You know summer has arrived when the elder is in bloom.  You can often smell the sweet, pungent flowers carried on the warm June air well before you find the tree itself.

ElderflowersThe flowers are easily identified by their heady scent, but if you’re not sure, look out for the flat topped heads that appear in abundance at the end of May and into June in hedgerows, woodland and scrubland.  Lots of people have them in their gardens too and according to folklore, an elder planted by your home will keep the devil away.

The flowers don’t last for long and so now is the time to gather them to bottle a taste of summer.
Elderflower Basket
You can make lots of things out of the flowers – sorbet, fritters and champagne, but old fashioned cordial is super easy and tastes much better than the stuff you can buy year round in the supermarket.

The flowers are easy to harvest if you take a pair of sharp scissors or some secateurs out with you on your walk, and a basket to carry them in.  They wilt really quickly, so make sure you pick them on your way back home and choose a warm, sunny day when they will be at their very best.

Also, make sure you don’t pick too many flowers all from the same tree, or there won’t be any flowers left for the bees, or any berries – we will be back for you later…!

The following recipe makes around 2 litres, but can easily be sized up for a bigger batch and the sweetness adjusted to taste.  I think you need a jelly bag to make this as you need to strain the infusion, but you could use muslin and a sieve too.

Elder basket
Ingredients:
Around 30 heads of elderflowers, picked on a warm, sunny day
6 unwaxed lemons
1kg of sugar, or 800g sugar and 4tbs of runny honey
1tsp citric acid
1.5 litres of water

Elderflower cordial prep
Method:
Before you start, you have a choice, to wash the flowers, or not!

Lots of people think if you wash the flowers, you wash away the pollen and lots of the flavour and fragrance.  However, the flowers are usually full of thrips, also known as thunderflies or thunderbugs, so some people prefer to wash the flowers to remove them.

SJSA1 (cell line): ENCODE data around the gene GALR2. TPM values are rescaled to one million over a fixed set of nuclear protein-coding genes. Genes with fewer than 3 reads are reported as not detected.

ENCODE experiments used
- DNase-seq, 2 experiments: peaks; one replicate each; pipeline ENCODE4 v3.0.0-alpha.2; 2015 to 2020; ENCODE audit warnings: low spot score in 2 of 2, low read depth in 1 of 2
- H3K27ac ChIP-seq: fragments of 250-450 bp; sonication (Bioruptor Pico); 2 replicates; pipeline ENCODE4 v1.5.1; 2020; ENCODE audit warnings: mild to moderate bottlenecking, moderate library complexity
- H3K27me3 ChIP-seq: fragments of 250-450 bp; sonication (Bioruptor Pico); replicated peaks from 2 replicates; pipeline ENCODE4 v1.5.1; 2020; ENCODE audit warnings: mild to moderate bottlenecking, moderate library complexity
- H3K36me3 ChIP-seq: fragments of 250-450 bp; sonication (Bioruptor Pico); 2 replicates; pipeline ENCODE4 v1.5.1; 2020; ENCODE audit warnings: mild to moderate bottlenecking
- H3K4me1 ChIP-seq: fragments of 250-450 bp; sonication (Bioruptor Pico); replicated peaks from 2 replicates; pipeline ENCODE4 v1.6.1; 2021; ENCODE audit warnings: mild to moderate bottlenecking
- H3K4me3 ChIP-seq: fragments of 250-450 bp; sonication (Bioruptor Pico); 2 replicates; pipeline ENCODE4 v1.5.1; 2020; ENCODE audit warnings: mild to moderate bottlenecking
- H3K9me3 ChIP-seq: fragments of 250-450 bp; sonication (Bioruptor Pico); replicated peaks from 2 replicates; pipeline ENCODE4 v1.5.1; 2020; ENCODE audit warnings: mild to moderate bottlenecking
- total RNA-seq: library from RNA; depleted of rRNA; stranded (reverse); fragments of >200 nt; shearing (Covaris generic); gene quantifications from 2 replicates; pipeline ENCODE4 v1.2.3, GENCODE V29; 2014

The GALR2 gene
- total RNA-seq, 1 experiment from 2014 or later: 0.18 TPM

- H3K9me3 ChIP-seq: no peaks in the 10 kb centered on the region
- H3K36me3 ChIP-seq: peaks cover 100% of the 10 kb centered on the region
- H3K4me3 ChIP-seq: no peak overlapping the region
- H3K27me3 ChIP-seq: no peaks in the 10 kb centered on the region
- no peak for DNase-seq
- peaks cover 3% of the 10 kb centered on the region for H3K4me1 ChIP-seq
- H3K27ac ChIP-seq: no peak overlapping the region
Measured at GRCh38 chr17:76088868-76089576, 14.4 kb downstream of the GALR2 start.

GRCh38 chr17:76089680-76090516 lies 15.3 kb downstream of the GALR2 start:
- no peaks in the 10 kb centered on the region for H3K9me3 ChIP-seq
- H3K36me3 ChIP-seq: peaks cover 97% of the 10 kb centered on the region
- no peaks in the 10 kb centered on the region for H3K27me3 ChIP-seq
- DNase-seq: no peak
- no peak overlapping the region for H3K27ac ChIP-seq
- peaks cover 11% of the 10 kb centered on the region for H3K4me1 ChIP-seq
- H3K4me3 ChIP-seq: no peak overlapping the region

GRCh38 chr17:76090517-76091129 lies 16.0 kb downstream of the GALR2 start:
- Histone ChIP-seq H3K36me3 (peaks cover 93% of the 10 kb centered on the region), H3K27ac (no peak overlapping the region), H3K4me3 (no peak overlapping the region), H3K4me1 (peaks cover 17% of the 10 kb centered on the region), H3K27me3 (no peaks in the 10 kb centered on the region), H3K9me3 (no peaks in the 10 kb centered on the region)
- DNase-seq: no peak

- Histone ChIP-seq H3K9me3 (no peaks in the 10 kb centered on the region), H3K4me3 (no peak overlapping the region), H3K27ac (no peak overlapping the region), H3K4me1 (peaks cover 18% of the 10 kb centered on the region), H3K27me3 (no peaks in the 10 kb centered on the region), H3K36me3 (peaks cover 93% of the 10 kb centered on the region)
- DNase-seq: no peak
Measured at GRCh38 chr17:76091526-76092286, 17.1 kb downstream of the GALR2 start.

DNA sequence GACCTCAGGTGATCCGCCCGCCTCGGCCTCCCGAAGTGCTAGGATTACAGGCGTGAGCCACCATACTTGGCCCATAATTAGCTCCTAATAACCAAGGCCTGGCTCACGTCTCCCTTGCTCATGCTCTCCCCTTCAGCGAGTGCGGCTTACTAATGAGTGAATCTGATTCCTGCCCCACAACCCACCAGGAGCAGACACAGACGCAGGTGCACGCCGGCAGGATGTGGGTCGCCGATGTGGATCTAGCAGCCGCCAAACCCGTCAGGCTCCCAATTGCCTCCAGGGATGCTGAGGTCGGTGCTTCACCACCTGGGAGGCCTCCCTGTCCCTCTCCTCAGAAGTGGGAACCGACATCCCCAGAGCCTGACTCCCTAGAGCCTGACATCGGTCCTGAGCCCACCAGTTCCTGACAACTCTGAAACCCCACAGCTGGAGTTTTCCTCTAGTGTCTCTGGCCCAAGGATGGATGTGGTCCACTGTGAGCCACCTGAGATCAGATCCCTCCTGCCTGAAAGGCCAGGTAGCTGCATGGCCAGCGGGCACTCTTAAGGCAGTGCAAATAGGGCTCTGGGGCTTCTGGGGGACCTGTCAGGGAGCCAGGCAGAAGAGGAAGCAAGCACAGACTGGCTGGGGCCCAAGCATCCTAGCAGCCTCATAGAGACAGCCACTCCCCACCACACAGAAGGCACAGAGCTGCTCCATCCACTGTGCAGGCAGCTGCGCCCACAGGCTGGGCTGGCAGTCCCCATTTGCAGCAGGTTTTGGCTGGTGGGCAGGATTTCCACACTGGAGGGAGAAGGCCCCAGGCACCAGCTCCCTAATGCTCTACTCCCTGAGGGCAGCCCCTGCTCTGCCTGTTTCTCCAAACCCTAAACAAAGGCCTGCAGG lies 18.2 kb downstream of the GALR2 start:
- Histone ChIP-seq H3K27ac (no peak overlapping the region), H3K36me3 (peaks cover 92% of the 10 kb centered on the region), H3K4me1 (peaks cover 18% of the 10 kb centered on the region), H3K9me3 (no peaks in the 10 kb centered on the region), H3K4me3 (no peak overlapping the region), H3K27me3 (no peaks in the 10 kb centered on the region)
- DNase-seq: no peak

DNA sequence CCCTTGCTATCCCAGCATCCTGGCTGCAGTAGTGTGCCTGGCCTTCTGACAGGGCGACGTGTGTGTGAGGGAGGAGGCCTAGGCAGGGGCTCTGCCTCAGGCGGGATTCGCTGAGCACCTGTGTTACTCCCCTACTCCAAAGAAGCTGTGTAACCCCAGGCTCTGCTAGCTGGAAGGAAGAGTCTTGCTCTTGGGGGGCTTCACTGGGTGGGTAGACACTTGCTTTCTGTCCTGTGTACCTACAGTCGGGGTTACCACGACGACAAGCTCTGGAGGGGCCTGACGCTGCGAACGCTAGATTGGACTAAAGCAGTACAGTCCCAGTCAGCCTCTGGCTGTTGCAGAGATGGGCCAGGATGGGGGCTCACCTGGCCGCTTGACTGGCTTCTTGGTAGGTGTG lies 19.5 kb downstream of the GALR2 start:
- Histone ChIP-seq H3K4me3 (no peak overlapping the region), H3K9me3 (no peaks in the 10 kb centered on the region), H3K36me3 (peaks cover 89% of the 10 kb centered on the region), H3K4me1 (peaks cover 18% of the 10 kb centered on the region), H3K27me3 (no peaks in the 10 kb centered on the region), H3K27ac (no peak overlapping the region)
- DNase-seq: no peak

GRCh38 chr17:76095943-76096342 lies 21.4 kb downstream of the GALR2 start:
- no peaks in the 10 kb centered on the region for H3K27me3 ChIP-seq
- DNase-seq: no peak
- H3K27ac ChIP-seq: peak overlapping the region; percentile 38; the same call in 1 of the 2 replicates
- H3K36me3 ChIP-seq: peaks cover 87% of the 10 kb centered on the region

You will be straining the final product, but if you prefer to not see your lovely elderflower infusion teaming with hundreds of insects, then wash them!  I washed mine and still found a few in the jelly bag.  The final cordial was still full of flavour and fragrance too, so the choice is yours.

Snip the flowers into a clean bowl with the grated zest of 4 lemons and 2 sliced lemons.  Boil the water and pour over the flowers and lemons, stir, cover with a tea towel and leave overnight to infuse.  Reserve the zested lemons as you will need the juice.

Elderflower infusion
The next day, when you are ready to make the cordial, sterilise the bottles by washing in hot soapy water and then placing them in the oven at 140°C/210°F for up to 20 minutes.

Strain the infusion through a scalded jelly bag into a large pan and add the sugar (or sugar and honey), juice of 4 lemons and the citric acid.

Heat gently, stirring until the sugar has dissolved and bring up to a simmer but don’t let it boil.

Using a funnel, or very carefully, pour the hot cordial into the hot, sterilized bottles and seal using screw tops or swing-top stoppers like I used.  Leave to cool and store somewhere cool or the refrigerator for up to 4 months.

Elderflower cordial

The cordial can be diluted with water and ice for a refreshing drink on a hot day or added to prosecco, cocktails and a couple of tablespoons added to icing sugar makes a lovely summery frosting for cakes too.

If you have any cordial left over that doesn’t fit in the bottles, you can freeze into cubes to add to a gin and tonic, or add a little water and make ice lollies.

Elder cordial